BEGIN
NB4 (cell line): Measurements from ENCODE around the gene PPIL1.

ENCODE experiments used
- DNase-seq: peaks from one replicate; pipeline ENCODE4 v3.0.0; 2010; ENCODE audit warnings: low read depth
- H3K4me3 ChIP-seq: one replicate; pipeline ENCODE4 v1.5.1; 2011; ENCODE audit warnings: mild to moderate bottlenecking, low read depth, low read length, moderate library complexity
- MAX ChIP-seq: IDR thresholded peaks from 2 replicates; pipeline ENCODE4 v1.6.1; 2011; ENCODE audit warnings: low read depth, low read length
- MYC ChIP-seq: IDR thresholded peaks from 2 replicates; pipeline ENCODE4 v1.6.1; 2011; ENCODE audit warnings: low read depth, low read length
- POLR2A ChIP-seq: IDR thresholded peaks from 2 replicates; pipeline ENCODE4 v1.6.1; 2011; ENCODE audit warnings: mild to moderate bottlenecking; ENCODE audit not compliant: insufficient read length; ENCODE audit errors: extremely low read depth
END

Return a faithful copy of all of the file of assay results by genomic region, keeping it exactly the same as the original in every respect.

NB4 (cell line): Measurements from ENCODE around the gene PPIL1.

ENCODE experiments used
- DNase-seq: peaks from one replicate; pipeline ENCODE4 v3.0.0; 2010; ENCODE audit warnings: low read depth
- H3K4me3 ChIP-seq: one replicate; pipeline ENCODE4 v1.5.1; 2011; ENCODE audit warnings: mild to moderate bottlenecking, low read depth, low read length, moderate library complexity
- MAX ChIP-seq: IDR thresholded peaks from 2 replicates; pipeline ENCODE4 v1.6.1; 2011; ENCODE audit warnings: low read depth, low read length
- MYC ChIP-seq: IDR thresholded peaks from 2 replicates; pipeline ENCODE4 v1.6.1; 2011; ENCODE audit warnings: low read depth, low read length
- POLR2A ChIP-seq: IDR thresholded peaks from 2 replicates; pipeline ENCODE4 v1.6.1; 2011; ENCODE audit warnings: mild to moderate bottlenecking; ENCODE audit not compliant: insufficient read length; ENCODE audit errors: extremely low read depth